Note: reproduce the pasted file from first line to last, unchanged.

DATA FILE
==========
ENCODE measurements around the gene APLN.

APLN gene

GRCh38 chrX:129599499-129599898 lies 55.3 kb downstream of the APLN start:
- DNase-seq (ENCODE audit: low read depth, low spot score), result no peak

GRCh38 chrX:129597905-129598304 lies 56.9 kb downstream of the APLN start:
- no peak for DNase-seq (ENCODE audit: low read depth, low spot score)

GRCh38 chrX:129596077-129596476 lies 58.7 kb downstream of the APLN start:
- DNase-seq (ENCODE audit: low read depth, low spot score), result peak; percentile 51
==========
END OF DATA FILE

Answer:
ENCODE measurements around the gene APLN.

APLN gene

GRCh38 chrX:129599499-129599898 lies 55.3 kb downstream of the APLN start:
- DNase-seq (ENCODE audit: low read depth, low spot score), result no peak

GRCh38 chrX:129597905-129598304 lies 56.9 kb downstream of the APLN start:
- no peak for DNase-seq (ENCODE audit: low read depth, low spot score)

GRCh38 chrX:129596077-129596476 lies 58.7 kb downstream of the APLN start:
- DNase-seq (ENCODE audit: low read depth, low spot score), result peak; percentile 51